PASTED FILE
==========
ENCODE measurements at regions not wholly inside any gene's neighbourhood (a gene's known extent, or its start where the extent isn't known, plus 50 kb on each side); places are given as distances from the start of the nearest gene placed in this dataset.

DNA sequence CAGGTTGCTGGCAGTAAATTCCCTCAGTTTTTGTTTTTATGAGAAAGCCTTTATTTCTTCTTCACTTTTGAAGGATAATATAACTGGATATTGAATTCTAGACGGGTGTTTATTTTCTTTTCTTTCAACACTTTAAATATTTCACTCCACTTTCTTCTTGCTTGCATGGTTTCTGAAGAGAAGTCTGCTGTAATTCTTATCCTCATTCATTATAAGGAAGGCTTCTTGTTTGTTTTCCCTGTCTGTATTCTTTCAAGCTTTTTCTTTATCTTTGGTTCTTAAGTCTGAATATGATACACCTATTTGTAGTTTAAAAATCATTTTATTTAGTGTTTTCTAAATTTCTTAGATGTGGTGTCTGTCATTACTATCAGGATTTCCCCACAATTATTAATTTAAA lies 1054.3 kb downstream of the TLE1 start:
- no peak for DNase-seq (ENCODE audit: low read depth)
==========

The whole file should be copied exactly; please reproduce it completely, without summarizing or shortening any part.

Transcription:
ENCODE measurements at regions not wholly inside any gene's neighbourhood (a gene's known extent, or its start where the extent isn't known, plus 50 kb on each side); places are given as distances from the start of the nearest gene placed in this dataset.

DNA sequence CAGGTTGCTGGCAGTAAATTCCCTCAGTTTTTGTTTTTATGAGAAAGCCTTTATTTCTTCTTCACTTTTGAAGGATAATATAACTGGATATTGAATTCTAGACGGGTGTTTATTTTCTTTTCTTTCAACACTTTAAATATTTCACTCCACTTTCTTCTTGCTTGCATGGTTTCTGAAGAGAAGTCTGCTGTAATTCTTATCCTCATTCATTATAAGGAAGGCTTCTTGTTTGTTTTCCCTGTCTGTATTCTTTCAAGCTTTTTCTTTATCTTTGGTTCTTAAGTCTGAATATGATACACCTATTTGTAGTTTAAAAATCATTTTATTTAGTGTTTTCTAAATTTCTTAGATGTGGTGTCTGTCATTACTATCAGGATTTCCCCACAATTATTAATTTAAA lies 1054.3 kb downstream of the TLE1 start:
- no peak for DNase-seq (ENCODE audit: low read depth)